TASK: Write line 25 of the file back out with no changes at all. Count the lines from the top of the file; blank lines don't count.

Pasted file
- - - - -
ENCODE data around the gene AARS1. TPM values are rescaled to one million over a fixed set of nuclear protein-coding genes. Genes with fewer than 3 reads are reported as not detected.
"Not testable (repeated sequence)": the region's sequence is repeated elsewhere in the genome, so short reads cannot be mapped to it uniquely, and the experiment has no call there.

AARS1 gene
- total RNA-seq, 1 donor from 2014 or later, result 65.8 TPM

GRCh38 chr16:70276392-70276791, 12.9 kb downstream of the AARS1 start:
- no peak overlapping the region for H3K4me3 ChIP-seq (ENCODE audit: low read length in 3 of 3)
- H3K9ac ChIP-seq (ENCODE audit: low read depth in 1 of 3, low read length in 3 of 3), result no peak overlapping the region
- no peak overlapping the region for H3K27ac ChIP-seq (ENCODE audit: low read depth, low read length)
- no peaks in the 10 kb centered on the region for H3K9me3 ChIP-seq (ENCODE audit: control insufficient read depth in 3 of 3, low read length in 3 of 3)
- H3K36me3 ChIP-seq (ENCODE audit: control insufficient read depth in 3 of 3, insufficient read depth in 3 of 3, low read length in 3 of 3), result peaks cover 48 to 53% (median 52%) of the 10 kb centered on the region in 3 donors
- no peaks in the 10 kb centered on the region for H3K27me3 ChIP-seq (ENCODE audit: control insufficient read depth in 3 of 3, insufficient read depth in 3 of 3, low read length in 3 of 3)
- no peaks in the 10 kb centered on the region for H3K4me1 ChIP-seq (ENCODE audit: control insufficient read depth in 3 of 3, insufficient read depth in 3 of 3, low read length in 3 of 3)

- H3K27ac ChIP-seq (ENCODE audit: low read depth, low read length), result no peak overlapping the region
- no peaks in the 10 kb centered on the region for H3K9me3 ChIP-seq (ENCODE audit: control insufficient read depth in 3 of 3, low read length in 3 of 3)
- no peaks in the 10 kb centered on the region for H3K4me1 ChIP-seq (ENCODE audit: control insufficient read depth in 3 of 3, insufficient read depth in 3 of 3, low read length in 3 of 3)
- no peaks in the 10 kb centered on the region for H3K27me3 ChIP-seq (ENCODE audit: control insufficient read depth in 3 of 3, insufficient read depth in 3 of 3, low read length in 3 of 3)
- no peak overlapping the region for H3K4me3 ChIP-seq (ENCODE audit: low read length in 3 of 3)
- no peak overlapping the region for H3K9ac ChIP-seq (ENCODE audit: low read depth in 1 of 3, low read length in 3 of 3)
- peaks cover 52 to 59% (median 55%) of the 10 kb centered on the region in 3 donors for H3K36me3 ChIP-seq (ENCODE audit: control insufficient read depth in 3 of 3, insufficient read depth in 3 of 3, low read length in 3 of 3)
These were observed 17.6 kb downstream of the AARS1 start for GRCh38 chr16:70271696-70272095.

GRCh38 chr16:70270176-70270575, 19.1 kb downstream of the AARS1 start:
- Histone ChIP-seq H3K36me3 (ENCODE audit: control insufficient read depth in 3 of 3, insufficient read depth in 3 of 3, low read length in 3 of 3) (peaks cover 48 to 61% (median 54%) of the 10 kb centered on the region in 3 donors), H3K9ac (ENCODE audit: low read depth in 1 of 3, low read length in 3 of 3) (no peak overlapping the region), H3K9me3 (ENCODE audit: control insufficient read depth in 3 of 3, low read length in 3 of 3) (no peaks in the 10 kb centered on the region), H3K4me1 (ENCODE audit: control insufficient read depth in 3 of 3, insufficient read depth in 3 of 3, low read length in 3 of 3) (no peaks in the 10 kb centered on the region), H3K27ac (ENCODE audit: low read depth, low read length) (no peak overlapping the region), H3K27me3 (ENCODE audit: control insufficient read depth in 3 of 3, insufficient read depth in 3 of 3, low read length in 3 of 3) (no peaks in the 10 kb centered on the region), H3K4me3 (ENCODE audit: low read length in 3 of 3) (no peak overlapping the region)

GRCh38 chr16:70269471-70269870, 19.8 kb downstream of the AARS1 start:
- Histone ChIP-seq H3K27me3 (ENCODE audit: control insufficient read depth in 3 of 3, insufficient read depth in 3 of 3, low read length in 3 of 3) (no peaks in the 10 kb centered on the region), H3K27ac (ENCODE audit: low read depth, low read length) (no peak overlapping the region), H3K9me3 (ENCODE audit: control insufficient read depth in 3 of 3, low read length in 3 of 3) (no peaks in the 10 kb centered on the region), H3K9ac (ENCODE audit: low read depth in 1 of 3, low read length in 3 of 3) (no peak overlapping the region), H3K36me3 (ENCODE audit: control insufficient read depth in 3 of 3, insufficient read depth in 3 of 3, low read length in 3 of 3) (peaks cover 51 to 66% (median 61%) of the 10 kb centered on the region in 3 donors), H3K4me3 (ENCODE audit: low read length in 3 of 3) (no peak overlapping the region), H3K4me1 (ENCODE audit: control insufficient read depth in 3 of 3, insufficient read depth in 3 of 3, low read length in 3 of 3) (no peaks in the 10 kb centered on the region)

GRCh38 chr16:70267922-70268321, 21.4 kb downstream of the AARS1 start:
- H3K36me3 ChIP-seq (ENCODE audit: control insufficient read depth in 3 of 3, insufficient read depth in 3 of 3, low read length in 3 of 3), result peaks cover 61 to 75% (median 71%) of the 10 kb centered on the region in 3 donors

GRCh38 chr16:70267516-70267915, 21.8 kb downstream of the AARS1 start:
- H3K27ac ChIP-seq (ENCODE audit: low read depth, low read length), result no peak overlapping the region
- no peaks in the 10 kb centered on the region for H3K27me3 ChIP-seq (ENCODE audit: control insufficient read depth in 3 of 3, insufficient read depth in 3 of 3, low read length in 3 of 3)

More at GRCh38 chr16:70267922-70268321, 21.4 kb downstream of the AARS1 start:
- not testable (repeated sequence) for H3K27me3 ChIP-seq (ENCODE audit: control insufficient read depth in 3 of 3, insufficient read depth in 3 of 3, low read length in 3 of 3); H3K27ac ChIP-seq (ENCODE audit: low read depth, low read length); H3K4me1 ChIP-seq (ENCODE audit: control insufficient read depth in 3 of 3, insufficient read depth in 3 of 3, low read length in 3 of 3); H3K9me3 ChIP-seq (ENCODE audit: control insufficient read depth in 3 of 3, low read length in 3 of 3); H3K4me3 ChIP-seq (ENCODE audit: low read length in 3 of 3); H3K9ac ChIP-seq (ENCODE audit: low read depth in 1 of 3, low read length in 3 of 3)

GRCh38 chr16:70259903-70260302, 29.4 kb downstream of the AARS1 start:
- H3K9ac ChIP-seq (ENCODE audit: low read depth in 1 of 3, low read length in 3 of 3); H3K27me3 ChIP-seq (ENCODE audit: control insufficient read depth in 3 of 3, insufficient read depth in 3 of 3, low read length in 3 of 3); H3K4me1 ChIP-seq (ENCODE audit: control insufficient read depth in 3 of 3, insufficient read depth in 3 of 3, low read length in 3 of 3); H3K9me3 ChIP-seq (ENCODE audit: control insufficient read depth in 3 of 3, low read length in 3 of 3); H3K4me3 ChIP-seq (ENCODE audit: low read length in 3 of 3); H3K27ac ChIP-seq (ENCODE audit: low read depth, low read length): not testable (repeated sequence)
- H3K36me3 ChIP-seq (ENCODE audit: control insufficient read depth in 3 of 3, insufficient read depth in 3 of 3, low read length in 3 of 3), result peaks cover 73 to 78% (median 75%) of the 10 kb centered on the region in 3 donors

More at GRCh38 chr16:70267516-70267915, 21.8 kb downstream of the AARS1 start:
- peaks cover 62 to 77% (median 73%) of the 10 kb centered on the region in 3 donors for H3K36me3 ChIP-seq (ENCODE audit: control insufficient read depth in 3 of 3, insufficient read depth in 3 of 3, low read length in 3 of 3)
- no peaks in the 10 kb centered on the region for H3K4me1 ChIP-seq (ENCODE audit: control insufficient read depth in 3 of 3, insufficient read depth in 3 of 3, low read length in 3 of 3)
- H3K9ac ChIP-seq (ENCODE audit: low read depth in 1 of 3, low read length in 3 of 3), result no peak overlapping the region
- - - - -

GRCh38 chr16:70267922-70268321, 21.4 kb downstream of the AARS1 start: